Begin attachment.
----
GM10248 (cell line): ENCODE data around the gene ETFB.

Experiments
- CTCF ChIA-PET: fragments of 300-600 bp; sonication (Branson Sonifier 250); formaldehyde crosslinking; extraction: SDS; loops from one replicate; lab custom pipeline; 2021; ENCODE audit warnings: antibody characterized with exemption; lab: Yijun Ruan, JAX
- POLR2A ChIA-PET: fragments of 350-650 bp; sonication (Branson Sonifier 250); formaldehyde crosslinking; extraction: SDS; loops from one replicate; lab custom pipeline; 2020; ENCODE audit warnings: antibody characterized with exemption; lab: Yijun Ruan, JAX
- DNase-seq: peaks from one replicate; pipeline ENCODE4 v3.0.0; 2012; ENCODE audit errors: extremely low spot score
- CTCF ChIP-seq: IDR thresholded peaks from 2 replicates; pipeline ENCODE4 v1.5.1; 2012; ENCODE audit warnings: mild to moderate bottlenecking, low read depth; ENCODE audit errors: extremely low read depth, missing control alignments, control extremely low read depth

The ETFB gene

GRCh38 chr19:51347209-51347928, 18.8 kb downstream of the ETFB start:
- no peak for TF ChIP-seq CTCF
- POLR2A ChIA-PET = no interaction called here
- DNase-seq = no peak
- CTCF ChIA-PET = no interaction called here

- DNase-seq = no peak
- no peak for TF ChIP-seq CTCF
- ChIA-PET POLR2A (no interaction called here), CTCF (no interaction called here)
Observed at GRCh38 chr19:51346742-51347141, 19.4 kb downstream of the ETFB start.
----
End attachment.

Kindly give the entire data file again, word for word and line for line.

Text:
GM10248 (cell line): ENCODE data around the gene ETFB.

Experiments
- CTCF ChIA-PET: fragments of 300-600 bp; sonication (Branson Sonifier 250); formaldehyde crosslinking; extraction: SDS; loops from one replicate; lab custom pipeline; 2021; ENCODE audit warnings: antibody characterized with exemption; lab: Yijun Ruan, JAX
- POLR2A ChIA-PET: fragments of 350-650 bp; sonication (Branson Sonifier 250); formaldehyde crosslinking; extraction: SDS; loops from one replicate; lab custom pipeline; 2020; ENCODE audit warnings: antibody characterized with exemption; lab: Yijun Ruan, JAX
- DNase-seq: peaks from one replicate; pipeline ENCODE4 v3.0.0; 2012; ENCODE audit errors: extremely low spot score
- CTCF ChIP-seq: IDR thresholded peaks from 2 replicates; pipeline ENCODE4 v1.5.1; 2012; ENCODE audit warnings: mild to moderate bottlenecking, low read depth; ENCODE audit errors: extremely low read depth, missing control alignments, control extremely low read depth

The ETFB gene

GRCh38 chr19:51347209-51347928, 18.8 kb downstream of the ETFB start:
- no peak for TF ChIP-seq CTCF
- POLR2A ChIA-PET = no interaction called here
- DNase-seq = no peak
- CTCF ChIA-PET = no interaction called here

- DNase-seq = no peak
- no peak for TF ChIP-seq CTCF
- ChIA-PET POLR2A (no interaction called here), CTCF (no interaction called here)
Observed at GRCh38 chr19:51346742-51347141, 19.4 kb downstream of the ETFB start.